With a $12,925 grant from Museums Alaska, the Alutiiq Museum will purchase five works of art for its permanent collection. The pieces are the creations of five different artists with links to Alutiiq culture or to Kodiak.
From Kodiak Alutiiq artist Mary Jane Longrich, the museum will purchase Nootka Rose, a contemporary doll made of historic and gathered materials. The doll wears a kuspuk sewn of fabric scraps from a dress Longrich made for herself in the seventh grade. It also features beaded earrings, wool hair, and scraps of land otter fur.
Two beaded headdresses are also among the purchases and reflect the museum’s current focus on studying and sharing the beading arts. These pieces are Emerald Isle, a 24” headdress by Patricia Abston–Cox of Kodiak, and Woman’s Headdress, a 36” garment by Melinda Abyo of Anchorage. Both women are Alutiiq artists who learned to make beaded regalia while participating in Alutiiq dance groups. Abston-Cox is one of the founding members of the Kodiak Alutiiq dancers and learned to bead under the tutelage of Dee Dee Chya, Margaret Roberts, and her mother, Virginia Abston. Abyo has performed with Imamsuat, an Alutiiq dance group in Anchorage, and learned to bead from Lalla Williams.
From Andrew Abyo, also of Anchorage, the museum will purchase a model anqyaq— open skin boat. The 41” replica is carefully modeled after the shape and proportions of a traditional, Alutiiq, open, skin-covered boat. It is carved from basswood and covered in suede secured with imitation sinew. Before Russian conquest, these large, open watercraft were owned by wealthy families who maintained them for use in trading, raiding, and long distance traveling. They were symbolic of wealth and accomplishment.
The fifth piece is Sound of Fog, a multi-media work by Kodiak artist Woody Koning. This work combines painting with a sculptural element to depict the foggy coastline of Kalsin Bay. The focal point is a sea stack made from cast plaster that extends off the canvas. Locally known as Helena’s Island, the islet is named for Helena Emook Schweite, an Inupiaq woman who settled in Chiniak in 1964 with her husband. Koning and Schweite were neighbors for many years. The sea stack featured in Sound of Fog is a spot where Schwiete harvested shellfish and where her ashes were scattered.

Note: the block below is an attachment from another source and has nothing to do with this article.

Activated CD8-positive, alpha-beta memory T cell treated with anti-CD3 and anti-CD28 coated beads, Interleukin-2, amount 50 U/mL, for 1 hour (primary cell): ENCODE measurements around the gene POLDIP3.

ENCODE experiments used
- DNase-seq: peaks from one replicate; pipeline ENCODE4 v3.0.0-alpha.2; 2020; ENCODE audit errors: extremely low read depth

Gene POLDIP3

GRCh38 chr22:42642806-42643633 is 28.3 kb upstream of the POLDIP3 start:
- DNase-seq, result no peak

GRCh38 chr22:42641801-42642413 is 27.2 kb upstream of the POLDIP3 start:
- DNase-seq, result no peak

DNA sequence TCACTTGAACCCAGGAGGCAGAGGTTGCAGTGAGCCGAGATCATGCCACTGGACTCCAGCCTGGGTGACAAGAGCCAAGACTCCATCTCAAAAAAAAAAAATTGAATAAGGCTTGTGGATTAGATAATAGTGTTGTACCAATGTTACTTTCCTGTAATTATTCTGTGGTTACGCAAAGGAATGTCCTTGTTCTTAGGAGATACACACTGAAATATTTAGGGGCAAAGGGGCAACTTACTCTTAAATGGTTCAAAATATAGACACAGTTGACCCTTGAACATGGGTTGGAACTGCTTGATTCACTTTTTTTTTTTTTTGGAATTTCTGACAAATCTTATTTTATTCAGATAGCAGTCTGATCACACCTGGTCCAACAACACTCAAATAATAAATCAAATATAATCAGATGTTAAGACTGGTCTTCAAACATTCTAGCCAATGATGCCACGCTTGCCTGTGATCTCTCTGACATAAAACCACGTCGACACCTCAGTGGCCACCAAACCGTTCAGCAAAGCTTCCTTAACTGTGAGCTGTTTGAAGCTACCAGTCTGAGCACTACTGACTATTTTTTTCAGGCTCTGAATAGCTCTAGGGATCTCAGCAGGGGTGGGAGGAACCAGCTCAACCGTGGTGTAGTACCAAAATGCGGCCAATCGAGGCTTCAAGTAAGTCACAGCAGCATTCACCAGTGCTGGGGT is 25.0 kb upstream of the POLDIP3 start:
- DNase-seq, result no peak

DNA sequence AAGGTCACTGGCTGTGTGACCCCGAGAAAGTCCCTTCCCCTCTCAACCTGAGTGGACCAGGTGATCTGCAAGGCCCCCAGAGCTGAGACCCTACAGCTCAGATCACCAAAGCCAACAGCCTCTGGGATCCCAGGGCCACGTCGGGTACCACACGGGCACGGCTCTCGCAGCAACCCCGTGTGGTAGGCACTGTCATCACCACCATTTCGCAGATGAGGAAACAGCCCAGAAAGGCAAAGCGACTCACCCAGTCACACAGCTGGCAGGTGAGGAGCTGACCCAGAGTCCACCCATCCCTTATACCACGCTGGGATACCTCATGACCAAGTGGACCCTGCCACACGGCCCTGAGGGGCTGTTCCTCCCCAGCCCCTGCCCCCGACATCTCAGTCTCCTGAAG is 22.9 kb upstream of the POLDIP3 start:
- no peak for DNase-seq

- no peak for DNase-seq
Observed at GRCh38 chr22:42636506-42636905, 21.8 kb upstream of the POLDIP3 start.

Support for these purchases comes from the Art Acquisition Fund. Established by Rasmuson Foundation in 2003, the fund promotes the development of contemporary art collections in Alaska museums. Three times a year, museums may submit proposals to purchase recent works by living Alaskan artists. Museums Alaska, the state-wide museum association, administers the fund.
Alutiiq Museum Executive Director April Counceller said, “The stories we can tell with these objects are rich and important. For example, the use of old fabric in Mary Jane’s doll speaks to the value of recycling in our culture, of never wasting resources. Andrew’s boat model will help us talk about the Russian conquest of Kodiak and how large boats that were once forbidden are now returning to community awareness. And Woody’s homage to Helena Schweite reminds us of the many indigenous people from beyond Kodiak that have added to our community. We are so grateful to the Art Acquisition Fund for making these purchases possible.”
Since the fund’s inception in 2003, the Alutiiq Museum has received $230,078.50 in grants to purchase 144 works by 45 artists. These pieces can be enjoyed in the contemporary art gallery on the Alutiiq Museum’s website at https://alutiiqmuseum.org/explore/collections/types-ofcollections/ contemporary-art.
The Alutiiq Museum is a non-profit organization dedicated to preserving and sharing the history and culture of the Alutiiq, an Alaska Native tribal people. Representatives of Kodiak Alutiiq organizations govern the museum with funding from charitable contributions, memberships, grants, contracts, and sales.
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